Regal battle of taste: Jaipur’s red chillies v/s Lucknow’s gum masale
The epicentre of North India's regal nostalgia and cultural heritage lies in the food of two cities, Lucknow and Jaipur. Both have had their share of nawabs, mughals and rajputs, which have left an everlasting impact on the culinary. Like any other city in this part of the country, the ancient walled city and muslim populated areas in both the state capitals transform into an enormous open kitchen during the month of Ramzan. Dingy lanes are brightly lit and get filled with delicious aromas of the mughlai food.
The basic difference between the food of Lucknow and Jaipur lies in the use of spices.
Jaipur’s non-vegetarian food is meant for brave-hearted foodies owing to the use of red chillies. It is seriously spicy! On the other hand Lucknow’s mughlai food follows the unique concept of gum masale (hidden spices). The testimony to the fact is that several foods like Tundey ke kababs are made using more than 160 spices but they don’t attack the taste buds. They instead provide a happy flavour and prosperous digestion.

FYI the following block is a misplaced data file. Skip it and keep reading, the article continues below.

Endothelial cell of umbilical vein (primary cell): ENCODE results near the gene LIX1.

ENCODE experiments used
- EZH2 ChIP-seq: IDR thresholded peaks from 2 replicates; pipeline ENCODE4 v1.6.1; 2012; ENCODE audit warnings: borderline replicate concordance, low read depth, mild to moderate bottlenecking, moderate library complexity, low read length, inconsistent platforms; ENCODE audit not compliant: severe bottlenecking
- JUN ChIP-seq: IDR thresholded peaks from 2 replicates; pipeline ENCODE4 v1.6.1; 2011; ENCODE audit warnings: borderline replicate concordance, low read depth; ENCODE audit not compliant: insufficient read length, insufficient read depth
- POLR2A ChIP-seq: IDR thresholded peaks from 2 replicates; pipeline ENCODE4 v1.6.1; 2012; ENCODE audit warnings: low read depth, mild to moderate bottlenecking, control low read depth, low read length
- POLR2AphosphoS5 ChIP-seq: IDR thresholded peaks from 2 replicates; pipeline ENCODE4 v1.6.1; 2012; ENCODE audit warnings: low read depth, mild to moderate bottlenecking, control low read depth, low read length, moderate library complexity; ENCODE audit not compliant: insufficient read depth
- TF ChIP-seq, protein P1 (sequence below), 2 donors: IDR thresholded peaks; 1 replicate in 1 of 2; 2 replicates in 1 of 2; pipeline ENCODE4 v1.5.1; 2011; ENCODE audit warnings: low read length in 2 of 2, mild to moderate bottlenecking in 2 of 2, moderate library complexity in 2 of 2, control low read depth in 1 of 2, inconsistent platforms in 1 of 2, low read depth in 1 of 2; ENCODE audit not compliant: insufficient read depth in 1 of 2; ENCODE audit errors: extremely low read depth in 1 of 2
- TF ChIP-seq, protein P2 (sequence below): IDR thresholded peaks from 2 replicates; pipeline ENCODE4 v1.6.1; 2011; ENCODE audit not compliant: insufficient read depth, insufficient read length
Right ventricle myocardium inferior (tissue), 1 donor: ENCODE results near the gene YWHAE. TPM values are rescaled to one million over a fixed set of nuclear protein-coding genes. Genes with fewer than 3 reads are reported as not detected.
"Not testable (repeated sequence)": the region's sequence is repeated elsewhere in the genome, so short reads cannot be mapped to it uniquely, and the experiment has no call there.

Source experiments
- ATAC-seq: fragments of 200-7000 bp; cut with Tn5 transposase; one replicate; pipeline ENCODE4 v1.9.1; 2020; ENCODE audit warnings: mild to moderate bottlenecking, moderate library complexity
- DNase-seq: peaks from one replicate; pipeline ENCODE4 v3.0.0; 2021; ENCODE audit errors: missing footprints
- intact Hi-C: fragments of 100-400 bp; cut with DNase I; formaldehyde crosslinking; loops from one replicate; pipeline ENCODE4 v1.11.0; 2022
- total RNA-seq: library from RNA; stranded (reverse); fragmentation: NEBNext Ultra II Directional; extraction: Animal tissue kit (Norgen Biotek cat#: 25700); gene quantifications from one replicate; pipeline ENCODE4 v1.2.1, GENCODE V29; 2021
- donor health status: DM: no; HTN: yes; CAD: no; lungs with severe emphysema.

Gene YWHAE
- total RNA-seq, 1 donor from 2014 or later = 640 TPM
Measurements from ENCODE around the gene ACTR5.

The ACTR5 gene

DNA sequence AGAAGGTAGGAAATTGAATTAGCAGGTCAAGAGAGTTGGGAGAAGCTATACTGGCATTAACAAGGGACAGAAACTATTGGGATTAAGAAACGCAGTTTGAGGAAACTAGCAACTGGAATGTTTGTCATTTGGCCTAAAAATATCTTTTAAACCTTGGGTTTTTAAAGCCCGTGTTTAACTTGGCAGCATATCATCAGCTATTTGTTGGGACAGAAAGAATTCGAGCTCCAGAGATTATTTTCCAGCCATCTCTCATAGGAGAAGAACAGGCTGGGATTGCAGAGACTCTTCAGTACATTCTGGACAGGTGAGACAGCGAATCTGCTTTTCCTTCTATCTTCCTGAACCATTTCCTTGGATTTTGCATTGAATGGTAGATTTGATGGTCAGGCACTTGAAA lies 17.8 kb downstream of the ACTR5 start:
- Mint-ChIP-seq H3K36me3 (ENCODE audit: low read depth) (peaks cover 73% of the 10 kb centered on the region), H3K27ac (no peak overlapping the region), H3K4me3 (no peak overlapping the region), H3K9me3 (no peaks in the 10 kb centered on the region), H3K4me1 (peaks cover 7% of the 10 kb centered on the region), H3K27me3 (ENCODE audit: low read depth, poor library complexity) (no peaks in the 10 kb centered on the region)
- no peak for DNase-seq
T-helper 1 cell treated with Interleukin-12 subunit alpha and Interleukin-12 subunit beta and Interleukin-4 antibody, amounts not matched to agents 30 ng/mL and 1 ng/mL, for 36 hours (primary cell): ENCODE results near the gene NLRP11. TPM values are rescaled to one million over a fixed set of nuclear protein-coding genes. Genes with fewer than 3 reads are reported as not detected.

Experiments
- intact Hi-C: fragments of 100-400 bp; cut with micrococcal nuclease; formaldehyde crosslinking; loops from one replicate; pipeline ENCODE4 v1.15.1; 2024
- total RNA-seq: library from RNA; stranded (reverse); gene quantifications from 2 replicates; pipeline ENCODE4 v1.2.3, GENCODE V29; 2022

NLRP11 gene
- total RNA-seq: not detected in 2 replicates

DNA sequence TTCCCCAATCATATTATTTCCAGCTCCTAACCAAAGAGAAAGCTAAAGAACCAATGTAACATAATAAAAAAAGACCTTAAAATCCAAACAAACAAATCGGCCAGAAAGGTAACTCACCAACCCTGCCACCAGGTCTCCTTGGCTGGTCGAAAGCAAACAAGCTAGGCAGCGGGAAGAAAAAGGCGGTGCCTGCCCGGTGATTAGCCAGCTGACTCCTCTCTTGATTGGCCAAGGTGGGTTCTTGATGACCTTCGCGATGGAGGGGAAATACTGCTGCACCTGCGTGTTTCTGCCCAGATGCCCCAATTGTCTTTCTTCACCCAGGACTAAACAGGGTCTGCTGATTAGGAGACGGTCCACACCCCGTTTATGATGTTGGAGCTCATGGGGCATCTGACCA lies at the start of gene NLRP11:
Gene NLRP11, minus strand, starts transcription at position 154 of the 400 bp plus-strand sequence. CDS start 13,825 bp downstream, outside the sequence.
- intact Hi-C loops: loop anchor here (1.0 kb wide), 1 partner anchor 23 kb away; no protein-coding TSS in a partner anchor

But then iftar is an integral part of Ramzan and the menu is heavy with fried-stuff. Here is where Rajasthan rules the roost. With an enormous collection of fried snacks like daal and pyaaz kachori,
mirchi pakoda, samosa and tantalizing stock of chutnis like imli, hing-mirchi and lahsuni, the state has created a niche for itself in the burning kadhai cooking.
The common factor that binds both the cities together on the vintage food trail is that the cuisine was highly patronised by the highnesses, thus, giving it a very royal touch. The darbari chefs and cooks were trained to give that distinct royal touch and regal look to anything they cooked. Every detail was accounted for and it was made sure that the food looked fit for the kings. A very high degree of flair and finesse was required to cook the elaborate cuisine. Verities like nahari, sheermal, galawati kabab are originals (born and savoured) of Lucknow. Rajasthan’s finest laal maas is still specially cooked in mahals. The same legend continues even after many centuries.
Also Read: On Pink City's iftar trail